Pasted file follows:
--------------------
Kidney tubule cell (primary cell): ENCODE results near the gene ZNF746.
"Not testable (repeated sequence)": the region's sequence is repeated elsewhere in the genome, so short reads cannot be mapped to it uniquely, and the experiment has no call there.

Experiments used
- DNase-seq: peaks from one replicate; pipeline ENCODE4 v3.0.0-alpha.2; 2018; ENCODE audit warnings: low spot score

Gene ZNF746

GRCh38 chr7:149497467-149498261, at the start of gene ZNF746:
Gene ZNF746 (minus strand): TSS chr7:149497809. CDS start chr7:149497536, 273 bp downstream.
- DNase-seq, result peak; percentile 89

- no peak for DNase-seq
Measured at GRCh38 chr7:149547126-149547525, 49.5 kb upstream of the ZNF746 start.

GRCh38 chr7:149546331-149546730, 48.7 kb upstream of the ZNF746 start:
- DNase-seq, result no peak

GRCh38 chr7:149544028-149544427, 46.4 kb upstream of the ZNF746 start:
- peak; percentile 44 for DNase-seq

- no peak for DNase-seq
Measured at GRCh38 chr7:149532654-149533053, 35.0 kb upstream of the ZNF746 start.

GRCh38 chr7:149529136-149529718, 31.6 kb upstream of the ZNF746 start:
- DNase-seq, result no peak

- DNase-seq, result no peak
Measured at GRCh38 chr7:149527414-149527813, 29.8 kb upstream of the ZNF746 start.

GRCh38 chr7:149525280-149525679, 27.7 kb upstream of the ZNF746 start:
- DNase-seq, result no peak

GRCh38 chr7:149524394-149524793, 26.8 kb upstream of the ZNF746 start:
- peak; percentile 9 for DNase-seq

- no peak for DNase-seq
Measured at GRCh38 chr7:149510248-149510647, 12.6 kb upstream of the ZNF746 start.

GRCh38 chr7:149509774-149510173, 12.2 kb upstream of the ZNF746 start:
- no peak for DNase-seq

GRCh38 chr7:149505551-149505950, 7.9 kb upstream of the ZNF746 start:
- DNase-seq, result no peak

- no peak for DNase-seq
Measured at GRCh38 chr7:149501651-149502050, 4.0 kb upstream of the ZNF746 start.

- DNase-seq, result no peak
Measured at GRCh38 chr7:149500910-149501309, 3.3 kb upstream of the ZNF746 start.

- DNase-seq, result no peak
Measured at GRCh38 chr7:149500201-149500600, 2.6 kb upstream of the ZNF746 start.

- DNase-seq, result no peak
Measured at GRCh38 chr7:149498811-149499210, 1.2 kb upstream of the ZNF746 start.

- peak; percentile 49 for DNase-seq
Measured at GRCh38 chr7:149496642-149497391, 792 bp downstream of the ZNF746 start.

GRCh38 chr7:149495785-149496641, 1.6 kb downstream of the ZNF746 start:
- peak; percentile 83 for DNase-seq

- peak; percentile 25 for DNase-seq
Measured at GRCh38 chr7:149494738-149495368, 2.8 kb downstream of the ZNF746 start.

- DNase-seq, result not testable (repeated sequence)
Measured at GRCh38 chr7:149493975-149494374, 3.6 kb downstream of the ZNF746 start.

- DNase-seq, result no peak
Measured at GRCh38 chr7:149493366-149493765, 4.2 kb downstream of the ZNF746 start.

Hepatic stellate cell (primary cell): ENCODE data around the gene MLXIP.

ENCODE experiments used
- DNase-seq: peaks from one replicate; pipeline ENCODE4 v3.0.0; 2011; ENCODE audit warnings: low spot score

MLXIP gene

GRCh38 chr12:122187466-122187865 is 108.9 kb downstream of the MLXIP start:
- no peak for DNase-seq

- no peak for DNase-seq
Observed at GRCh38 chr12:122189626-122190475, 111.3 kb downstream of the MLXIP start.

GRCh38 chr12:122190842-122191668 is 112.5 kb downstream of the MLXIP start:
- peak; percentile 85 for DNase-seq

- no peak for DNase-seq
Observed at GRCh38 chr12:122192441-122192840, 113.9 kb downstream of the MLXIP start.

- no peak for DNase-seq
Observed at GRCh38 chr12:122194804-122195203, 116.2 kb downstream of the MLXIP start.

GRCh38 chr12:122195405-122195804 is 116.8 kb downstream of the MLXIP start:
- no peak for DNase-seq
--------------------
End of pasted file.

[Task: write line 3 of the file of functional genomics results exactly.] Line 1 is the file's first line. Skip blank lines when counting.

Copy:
Experiments used